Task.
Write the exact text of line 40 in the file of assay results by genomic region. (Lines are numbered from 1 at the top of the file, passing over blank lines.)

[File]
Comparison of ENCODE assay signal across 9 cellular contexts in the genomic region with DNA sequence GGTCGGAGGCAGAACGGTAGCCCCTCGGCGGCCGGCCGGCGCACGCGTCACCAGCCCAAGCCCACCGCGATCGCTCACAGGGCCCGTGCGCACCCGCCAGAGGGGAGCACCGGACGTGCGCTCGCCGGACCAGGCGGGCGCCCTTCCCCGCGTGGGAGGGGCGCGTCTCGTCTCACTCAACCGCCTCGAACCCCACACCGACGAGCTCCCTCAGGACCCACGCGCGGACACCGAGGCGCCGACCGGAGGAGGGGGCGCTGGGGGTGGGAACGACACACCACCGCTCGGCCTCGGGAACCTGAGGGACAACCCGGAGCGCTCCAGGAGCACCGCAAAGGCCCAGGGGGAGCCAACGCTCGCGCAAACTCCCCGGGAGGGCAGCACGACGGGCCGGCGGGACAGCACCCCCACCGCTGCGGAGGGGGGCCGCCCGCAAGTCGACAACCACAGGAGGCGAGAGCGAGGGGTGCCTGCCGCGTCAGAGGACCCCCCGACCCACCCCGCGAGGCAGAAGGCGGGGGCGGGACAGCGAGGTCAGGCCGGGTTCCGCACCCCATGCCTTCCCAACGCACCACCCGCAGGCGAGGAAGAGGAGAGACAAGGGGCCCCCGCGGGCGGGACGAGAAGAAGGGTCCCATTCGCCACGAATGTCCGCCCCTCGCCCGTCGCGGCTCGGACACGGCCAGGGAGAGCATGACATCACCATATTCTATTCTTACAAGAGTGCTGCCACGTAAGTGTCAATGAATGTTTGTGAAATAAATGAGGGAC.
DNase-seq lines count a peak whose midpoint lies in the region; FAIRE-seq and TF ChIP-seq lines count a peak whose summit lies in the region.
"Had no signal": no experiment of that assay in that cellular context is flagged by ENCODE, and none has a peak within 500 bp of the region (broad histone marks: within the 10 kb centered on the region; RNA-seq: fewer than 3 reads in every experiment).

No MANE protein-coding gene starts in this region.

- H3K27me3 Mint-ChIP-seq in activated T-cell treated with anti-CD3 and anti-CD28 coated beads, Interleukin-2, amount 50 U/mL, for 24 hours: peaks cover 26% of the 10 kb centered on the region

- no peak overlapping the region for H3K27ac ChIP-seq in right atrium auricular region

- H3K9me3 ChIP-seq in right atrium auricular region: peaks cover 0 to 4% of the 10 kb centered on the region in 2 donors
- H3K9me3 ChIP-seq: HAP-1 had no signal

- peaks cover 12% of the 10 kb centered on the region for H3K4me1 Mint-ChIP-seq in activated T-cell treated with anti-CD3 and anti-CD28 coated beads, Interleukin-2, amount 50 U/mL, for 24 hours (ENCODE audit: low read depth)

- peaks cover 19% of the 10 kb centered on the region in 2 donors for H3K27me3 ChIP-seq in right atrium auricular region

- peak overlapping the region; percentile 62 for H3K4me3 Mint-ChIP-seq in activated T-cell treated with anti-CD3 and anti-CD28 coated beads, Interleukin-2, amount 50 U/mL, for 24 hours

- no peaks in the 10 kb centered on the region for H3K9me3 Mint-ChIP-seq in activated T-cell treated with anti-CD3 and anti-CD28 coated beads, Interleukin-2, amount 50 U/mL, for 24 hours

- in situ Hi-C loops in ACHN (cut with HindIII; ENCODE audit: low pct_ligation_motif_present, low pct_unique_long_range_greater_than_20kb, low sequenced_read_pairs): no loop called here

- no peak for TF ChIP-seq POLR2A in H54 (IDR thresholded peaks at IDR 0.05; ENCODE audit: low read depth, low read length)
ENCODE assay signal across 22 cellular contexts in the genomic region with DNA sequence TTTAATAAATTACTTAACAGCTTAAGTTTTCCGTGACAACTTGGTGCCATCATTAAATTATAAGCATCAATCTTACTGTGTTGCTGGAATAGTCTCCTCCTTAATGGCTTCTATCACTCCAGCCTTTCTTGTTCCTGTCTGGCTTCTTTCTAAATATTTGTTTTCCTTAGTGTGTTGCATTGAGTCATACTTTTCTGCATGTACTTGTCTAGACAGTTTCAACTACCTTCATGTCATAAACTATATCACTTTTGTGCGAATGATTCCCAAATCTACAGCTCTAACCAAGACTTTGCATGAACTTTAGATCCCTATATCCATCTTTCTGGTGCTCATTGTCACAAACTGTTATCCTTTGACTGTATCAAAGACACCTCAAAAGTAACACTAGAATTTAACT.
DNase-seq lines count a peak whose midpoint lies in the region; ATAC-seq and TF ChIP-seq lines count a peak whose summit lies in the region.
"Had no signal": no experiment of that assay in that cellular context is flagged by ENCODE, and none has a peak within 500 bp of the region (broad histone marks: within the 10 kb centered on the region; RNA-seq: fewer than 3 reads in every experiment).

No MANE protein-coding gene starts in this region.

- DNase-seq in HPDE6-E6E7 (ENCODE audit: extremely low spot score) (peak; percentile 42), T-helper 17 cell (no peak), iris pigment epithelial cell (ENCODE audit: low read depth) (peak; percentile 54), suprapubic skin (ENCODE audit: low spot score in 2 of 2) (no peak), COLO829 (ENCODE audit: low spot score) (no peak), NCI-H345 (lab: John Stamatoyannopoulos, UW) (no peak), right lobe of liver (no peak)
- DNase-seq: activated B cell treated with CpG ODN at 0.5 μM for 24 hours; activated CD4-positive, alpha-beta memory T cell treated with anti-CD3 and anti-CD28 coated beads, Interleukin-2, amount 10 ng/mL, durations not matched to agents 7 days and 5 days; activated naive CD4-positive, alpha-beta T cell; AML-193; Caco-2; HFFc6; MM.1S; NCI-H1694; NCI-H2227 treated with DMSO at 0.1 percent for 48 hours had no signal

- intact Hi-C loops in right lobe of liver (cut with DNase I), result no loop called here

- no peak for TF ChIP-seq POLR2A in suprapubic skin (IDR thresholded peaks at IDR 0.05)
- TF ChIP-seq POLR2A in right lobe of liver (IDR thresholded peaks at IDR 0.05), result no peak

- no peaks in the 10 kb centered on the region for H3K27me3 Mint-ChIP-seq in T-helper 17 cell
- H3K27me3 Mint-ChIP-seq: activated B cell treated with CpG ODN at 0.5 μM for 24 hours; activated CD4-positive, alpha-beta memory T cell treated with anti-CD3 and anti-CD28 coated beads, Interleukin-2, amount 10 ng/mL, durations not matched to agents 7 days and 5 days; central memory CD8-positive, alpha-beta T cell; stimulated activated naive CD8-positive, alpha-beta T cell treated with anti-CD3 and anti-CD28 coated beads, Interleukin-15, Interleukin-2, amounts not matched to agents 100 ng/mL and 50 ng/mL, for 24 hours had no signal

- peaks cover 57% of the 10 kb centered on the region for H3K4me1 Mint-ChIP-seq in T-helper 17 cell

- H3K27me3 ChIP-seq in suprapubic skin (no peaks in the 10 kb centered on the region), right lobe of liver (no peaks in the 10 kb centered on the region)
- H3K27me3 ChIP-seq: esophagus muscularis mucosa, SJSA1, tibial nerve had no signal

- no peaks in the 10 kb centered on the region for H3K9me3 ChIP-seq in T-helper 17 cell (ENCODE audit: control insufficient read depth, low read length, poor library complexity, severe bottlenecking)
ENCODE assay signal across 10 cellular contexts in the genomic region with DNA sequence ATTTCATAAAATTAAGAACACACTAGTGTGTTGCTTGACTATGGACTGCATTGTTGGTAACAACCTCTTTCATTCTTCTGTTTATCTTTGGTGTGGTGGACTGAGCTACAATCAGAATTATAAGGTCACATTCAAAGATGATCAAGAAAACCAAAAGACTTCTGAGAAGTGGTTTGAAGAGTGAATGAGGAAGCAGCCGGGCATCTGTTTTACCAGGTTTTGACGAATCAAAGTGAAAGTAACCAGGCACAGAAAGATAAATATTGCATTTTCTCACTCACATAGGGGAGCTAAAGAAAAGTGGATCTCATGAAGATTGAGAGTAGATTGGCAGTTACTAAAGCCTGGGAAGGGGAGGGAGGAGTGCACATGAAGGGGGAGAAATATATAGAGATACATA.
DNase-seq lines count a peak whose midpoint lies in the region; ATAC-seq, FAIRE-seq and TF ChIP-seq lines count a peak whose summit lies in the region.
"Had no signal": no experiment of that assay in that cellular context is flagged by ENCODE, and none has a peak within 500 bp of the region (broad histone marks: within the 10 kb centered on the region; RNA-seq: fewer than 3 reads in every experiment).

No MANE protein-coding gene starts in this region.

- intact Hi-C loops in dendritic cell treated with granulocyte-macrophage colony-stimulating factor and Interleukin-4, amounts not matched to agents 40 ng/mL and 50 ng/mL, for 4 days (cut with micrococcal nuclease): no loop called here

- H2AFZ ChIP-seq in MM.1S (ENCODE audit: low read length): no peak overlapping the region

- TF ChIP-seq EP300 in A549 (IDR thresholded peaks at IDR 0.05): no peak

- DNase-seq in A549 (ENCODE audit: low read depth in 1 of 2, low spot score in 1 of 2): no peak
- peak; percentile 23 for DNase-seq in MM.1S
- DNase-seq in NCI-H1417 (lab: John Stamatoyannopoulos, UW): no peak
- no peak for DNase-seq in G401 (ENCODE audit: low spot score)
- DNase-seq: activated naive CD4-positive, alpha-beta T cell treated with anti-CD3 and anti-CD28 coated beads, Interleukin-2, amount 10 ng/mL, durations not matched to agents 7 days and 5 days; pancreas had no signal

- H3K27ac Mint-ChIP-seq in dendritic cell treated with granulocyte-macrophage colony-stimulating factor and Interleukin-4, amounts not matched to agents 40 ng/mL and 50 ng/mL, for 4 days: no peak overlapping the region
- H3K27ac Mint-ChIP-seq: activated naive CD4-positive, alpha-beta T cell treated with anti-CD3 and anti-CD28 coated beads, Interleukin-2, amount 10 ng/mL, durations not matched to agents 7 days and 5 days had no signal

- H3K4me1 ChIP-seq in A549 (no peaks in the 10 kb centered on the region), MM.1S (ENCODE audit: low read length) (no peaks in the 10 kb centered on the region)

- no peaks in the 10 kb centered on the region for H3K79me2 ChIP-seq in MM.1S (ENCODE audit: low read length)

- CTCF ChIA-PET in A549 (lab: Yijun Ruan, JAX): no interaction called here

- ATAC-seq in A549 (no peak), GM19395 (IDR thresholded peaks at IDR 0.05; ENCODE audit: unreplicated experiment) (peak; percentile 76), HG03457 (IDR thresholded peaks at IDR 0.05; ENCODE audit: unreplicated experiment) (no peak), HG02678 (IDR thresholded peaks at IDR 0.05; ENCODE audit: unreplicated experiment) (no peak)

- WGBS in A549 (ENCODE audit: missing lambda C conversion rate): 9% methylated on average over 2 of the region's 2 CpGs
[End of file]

- no peak for DNase-seq in G401 (ENCODE audit: low spot score)